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The Perfectionist Gets Burned

How Thomas Keller survived the fire that almost took down Per Se, Manhattan’s, um, hottest new restaurant.


Thomas Keller's smile conceals the worry within.  

“I very much consider myself a worrier,” Thomas Keller says, seated in the sleek, contemporary dining room of his new culinary temple, Per Se, but he looks something other than worried. That, however, is Thomas Keller. He maintains everything with Longines-like precision—most of all appearances.

“It’s just that I internalize it,” Keller explains coolly. “So people keep telling me, ‘Thomas, you look so great today.’ I just think, I wish you could see inside me. It’s just this churning. I look out the window, at where they’re digging up the ground on Columbus Circle . . . ” He looks out his massive windows at a maze of furrows at the corner of Central Park, where workmen are installing new water mains. “It’s like that,” Keller adds. “My insides keep getting dug up.”

Keller didn’t have to be here at all. He had it all back in California. Twenty-five hundred miles from the chaos of a city that had been a bit unkind to him the last time around, Keller had designed the perfect chef’s life in the sun-drenched vineyards of America’s Bordeaux, the Napa Valley, where this chef with no formal training built an intimate, seventeen-table Yountville restaurant, the French Laundry, into a four-star juggernaut. He was nearly 48. He was sun-tanned. There was no reason to leave.

Except that he did. It wasn’t exactly midlife crisis, because there wasn’t any “crisis” involved. “I have that Jekyll-and-Hyde thing inside me,” Keller acknowledges. “Being a chef and an entrepreneur. That’s the biggest challenge. As a chef, you’re the person who’s in control. You know what the outcome is going to be. As the entrepreneur, you’re a gambler.”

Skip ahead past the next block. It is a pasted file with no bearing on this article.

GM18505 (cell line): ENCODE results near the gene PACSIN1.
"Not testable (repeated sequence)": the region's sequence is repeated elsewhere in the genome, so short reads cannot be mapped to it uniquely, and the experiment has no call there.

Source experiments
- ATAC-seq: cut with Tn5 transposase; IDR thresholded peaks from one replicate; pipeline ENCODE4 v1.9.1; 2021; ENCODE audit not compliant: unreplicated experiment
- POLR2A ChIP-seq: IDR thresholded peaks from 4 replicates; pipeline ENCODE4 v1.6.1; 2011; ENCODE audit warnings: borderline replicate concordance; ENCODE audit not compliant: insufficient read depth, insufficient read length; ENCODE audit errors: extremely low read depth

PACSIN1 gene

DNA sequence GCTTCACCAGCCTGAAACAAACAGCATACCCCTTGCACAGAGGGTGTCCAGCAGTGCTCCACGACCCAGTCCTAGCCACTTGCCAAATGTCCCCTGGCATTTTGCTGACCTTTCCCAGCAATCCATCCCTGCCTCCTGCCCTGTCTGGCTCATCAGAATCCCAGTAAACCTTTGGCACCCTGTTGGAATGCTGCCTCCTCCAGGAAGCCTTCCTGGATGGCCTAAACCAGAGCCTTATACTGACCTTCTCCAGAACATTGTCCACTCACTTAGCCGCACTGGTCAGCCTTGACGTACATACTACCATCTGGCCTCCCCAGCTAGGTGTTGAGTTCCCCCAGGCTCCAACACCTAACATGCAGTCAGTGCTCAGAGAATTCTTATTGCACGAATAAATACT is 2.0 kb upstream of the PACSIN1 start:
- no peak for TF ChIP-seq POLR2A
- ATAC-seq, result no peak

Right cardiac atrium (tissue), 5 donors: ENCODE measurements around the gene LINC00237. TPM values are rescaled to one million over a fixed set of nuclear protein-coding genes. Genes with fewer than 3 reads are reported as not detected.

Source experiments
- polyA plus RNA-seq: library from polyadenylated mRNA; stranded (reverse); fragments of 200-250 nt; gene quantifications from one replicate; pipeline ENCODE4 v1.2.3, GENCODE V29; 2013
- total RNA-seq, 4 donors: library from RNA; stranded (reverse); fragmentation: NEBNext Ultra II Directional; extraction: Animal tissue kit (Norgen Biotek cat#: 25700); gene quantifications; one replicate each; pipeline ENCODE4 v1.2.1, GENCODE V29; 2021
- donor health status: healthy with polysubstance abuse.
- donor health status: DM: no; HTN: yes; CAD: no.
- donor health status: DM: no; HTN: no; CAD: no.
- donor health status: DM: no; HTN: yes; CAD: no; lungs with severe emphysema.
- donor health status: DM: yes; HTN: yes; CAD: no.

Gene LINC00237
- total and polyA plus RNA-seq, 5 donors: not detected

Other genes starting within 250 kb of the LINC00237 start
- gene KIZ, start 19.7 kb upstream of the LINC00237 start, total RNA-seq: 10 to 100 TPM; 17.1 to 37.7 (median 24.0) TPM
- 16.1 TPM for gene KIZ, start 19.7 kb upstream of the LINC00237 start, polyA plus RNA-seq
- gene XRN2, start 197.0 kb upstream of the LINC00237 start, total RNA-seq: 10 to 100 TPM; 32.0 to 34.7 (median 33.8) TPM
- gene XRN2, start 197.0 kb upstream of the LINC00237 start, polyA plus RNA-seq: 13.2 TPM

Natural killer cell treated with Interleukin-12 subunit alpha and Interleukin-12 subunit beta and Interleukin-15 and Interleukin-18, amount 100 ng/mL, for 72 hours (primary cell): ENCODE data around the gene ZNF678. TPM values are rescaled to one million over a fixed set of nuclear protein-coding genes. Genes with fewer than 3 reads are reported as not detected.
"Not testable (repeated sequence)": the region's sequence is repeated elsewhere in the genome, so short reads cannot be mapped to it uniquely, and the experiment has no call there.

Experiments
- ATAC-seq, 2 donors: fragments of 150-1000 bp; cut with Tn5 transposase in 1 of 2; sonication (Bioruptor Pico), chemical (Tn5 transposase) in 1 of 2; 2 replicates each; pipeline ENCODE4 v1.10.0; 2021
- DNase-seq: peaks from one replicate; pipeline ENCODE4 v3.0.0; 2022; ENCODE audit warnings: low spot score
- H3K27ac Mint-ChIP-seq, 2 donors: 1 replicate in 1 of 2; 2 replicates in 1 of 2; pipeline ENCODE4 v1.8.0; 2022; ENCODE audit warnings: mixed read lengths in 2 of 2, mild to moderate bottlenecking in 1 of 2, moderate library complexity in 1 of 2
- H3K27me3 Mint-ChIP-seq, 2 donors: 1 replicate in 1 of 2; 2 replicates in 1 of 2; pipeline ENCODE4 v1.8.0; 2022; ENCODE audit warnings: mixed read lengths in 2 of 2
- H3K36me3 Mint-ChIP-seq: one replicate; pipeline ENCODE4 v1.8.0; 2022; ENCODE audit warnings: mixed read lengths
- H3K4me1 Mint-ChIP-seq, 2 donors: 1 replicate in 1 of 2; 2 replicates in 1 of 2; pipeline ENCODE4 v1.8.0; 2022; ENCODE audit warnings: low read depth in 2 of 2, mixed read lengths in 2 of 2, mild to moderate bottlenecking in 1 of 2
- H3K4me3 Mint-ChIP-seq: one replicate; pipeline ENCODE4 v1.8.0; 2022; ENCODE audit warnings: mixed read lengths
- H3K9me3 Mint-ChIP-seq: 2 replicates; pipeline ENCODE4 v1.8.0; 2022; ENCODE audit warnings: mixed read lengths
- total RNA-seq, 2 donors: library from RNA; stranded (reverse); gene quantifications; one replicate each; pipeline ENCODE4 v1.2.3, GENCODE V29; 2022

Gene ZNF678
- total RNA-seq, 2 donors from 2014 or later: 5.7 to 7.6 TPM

And then, the gambler was dealt terrible cards. It was Saturday, February 21, about 4:40 p.m. Per Se, eagerly anticipated for two years, had been open just five days. Keller was presiding over a staff meal when a sous-chef burst in from the rear of the vast kitchen complaining of an acrid, bitter smell. “At first we thought it was the fireplace. We quickly discovered it wasn’t, and it was getting worse,” Keller explains. “I asked everyone to leave, and people just shrugged and said, ‘Whatever, Chef.’ So I had to raise my voice: ‘You have to leave. Get out!’ I was afraid. We had 78 people in here. In New York, with all of the stuff that goes on today, who knows?”

The “blaze” wasn’t much of a blaze at all—evidence seemed to point to an electrical spark. The commotion died down within fifteen minutes. But the damage was felt. The dailies hadn’t even had a chance to file their reviews. It all seemed faintly Brigadoon-like. Was Thomas Keller ever here at all?

A two-week delay became a six-week delay, then ten. And worse—since Keller had closed the French Laundry for renovations during the time he was preparing to launch Per Se, two huge projects were running up against the same deadline. So there we were, talking right before the last dress rehearsal Friday night. Sunday, he goes back to California to reopen the French Laundry. “I need to stop,” Keller says, sighing. “These last two years have been very difficult. High pressure, high anxiety. Sitting here today, I could tell you I don’t want to do anything else after this. Just say, ‘This is it.’ ”

Of course, that’s the chef within speaking. The entrepreneur has a rebuttal. “There must be something that blacks out in your mind,” he muses. “Just like with women who go through all the pain of having a child. Then for some reason they must forget all that, because a year later, they’re ready to have another one.”

When Keller left New York for California in the early nineties, he was a promising journeyman chef whose Manhattan solo debut, Rakel, is now remembered as, essentially, too “eighties” for its own good. It’s not that Rakel was a flop. Food cognoscenti still fondly recall the chef’s theatrical, avant-garde creations in the kitchen there. It was the business plan that proved a problem. Keller gained a reputation as one who spent—on food, on labor—with all the abandon of his Wall Street patrons. The market crashed a year after Rakel opened, and they all went down together. “Did I come back to New York with something to prove? Yeah, you can play that angle. I went away from New York, I was a ‘failure,’ ” Keller says, enunciating the final word with contempt. “You know, Rakel failed. There were lots of problems. Timing. Location. I was young. We learned. End of story.”

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